International Committee for Crimea
ICC, P.O. Box 15078, Washington, DC 20003.
What is the ICC?
The International Committee for Crimea (ICC) is a nonprofit organization registered in Washington, DC. The Committee aims to raise awareness about the historical and cultural aspects of Crimean Tatars, the indigenous people of Crimea. It also engages in educational activities in support of the revival of culture and native language of people subjected to forced migration and political repression.
Since the occupation and annexation of Crimea by Russia in March 2014, Crimean Tatars have been subjected to extreme repression, with political leaders exiled and media outlets closed; Crimean Tatar Mejlis (elected representative body) banned; and activists arrested and detained without trial. Illegal searches of private homes and businesses continue, property is confiscated, and individuals run the risk of being kidnapped or even murdered. Thousands of Crimean Tatars have been forced to leave their native land and become IDP in Ukraine. We keep up with updated news about Crimean Tatars through our Facebook Page.
Today, the objectives of the ICC remain:
The ICC evolved from an Internet group of individuals who used the online media to set up a network of Crimean Tatars who returned to their homeland in Ukraine, descendents of Crimean Tatars living in diaspora, and friends and allies of the Crimean people. The original members lived in the US, Germany, Holland, Turkey and Ukraine. Through Crimea-L, a Yahoo discussion group no longer active, and this Web site, ICC members provided a platform where participants shared information, ideas and experiences about being deported and forced to live in unsanitary conditions without adequate food; losing one's family members and home; and facing discrimination both in exile and in one's native land upon return. Our Web site includes scholarly articles, stories, news accounts and images that reflect the saga of these uprooted people, and is a major Internet resource on the subject.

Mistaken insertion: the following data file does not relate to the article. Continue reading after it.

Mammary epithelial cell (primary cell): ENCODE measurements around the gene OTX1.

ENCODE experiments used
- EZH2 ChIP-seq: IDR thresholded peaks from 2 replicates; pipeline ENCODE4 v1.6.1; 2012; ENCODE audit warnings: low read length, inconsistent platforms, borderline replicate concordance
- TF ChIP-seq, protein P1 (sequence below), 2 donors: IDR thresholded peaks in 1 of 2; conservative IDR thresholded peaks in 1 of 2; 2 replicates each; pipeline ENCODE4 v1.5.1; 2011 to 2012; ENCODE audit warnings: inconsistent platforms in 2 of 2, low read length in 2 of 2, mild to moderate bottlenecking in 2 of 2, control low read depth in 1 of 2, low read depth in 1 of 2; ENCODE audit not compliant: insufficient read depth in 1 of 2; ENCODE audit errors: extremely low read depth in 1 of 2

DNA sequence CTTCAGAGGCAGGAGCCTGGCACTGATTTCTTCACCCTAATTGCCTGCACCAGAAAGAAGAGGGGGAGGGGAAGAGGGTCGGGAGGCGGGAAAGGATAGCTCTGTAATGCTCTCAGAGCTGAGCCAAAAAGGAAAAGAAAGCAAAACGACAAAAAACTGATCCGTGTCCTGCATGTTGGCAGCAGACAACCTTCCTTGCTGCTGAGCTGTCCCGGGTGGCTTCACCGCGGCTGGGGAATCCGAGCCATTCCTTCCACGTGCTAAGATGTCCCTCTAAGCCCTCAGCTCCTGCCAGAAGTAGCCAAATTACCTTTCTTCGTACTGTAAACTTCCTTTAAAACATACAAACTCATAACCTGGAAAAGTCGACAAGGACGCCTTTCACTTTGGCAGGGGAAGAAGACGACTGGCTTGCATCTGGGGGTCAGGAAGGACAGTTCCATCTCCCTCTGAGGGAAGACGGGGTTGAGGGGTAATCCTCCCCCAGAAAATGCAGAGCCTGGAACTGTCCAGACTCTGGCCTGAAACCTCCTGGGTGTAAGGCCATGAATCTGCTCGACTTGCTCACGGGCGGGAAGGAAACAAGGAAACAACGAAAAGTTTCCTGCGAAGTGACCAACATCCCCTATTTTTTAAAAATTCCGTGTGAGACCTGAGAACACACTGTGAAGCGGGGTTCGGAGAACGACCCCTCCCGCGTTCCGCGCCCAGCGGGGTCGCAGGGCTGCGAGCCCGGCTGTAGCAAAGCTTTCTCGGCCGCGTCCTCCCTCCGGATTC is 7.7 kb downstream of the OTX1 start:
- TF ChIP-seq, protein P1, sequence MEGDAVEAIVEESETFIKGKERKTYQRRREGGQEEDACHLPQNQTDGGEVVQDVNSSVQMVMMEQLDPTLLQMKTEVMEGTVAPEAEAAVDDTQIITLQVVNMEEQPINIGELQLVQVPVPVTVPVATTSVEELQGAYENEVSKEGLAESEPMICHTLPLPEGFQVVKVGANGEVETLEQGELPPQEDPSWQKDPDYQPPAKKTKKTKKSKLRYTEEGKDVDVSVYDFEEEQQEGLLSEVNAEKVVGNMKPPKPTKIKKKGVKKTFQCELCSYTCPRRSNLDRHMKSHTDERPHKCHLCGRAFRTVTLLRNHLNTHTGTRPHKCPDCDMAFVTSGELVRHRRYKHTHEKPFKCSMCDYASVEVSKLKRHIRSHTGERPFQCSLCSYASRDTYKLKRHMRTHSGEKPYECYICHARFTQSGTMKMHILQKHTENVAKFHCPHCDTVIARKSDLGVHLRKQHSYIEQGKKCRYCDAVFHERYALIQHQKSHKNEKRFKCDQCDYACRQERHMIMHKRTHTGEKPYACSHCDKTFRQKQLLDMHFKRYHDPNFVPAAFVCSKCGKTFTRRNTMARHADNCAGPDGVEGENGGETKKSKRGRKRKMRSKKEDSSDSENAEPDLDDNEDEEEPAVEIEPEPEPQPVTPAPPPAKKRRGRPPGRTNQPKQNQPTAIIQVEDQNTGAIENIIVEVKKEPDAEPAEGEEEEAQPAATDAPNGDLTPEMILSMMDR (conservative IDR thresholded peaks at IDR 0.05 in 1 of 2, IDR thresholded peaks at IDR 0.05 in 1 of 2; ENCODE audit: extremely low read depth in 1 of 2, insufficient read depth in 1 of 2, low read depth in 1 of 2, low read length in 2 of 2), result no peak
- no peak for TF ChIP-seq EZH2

We believe that Crimean Tatars, who were unjustly deported en masse from their homeland by Soviet authorities in 1944, have the right to live in their homeland in peace, free of political, social and economic prejudices against them. We look forward to the day when the indigenous people of Crimea can live without poverty on their ancestral land, maintaining their own cultural identity and traditions, and speaking their native language.
Updated: August 16, 2019